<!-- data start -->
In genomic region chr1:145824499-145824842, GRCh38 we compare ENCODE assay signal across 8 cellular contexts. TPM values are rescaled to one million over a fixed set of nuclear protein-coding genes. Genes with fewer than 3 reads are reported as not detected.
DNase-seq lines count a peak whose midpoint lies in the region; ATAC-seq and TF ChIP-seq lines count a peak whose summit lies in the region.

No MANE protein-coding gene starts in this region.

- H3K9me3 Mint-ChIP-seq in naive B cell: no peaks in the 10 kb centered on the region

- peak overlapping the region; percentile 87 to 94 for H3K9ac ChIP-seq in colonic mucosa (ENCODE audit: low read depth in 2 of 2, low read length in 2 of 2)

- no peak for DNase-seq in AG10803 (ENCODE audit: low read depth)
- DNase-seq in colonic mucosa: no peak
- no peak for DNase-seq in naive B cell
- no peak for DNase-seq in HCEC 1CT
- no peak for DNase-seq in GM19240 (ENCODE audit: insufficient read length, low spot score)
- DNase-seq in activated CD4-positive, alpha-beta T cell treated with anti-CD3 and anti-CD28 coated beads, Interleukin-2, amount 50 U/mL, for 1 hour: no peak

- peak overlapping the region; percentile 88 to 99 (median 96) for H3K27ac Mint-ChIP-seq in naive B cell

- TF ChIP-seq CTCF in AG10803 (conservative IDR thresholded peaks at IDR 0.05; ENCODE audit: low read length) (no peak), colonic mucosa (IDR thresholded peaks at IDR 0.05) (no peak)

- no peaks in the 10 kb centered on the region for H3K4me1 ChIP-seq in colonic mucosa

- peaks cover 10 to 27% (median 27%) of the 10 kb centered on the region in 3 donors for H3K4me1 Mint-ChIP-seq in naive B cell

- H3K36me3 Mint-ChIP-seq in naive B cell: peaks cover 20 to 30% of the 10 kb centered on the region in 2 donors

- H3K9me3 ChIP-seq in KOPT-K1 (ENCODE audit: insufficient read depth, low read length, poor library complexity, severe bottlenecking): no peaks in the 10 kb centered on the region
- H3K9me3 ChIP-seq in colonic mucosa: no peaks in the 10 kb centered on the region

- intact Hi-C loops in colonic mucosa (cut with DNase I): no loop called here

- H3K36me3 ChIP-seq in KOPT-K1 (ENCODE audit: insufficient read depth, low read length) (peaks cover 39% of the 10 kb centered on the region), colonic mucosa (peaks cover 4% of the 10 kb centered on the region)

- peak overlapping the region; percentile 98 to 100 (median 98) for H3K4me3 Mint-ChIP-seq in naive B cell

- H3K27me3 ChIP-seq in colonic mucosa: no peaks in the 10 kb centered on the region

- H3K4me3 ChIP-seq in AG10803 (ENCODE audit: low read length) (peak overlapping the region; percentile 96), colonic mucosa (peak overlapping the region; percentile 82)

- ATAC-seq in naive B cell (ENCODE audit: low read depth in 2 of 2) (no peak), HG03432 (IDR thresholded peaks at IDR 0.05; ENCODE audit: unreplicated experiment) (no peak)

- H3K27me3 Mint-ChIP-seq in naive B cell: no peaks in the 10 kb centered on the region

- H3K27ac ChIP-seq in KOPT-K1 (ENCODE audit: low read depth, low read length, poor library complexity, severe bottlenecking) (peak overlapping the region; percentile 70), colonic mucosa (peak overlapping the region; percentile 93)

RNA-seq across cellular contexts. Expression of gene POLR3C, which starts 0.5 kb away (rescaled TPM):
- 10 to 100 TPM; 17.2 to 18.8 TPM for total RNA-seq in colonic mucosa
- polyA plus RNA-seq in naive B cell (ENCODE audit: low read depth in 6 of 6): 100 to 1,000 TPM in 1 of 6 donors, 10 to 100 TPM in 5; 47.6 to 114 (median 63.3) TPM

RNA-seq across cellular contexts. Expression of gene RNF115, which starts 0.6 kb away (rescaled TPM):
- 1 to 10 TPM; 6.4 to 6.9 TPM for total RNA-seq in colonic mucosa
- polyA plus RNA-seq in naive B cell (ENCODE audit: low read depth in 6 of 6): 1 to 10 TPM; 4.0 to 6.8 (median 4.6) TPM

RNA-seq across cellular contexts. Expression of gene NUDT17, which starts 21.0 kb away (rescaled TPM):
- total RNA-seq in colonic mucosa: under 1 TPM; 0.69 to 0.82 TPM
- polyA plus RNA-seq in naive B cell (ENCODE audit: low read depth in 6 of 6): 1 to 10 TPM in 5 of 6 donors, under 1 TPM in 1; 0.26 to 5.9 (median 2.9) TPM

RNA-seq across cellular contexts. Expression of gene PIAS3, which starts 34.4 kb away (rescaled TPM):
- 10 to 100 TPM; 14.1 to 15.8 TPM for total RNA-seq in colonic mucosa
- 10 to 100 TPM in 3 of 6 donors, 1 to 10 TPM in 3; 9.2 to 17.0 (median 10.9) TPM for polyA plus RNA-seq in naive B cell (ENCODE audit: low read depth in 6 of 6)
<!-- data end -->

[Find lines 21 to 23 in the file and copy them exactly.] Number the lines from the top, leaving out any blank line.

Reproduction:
- peak overlapping the region; percentile 98 to 100 (median 98) for H3K4me3 Mint-ChIP-seq in naive B cell

- H3K27me3 ChIP-seq in colonic mucosa: no peaks in the 10 kb centered on the region

- H3K4me3 ChIP-seq in AG10803 (ENCODE audit: low read length) (peak overlapping the region; percentile 96), colonic mucosa (peak overlapping the region; percentile 82)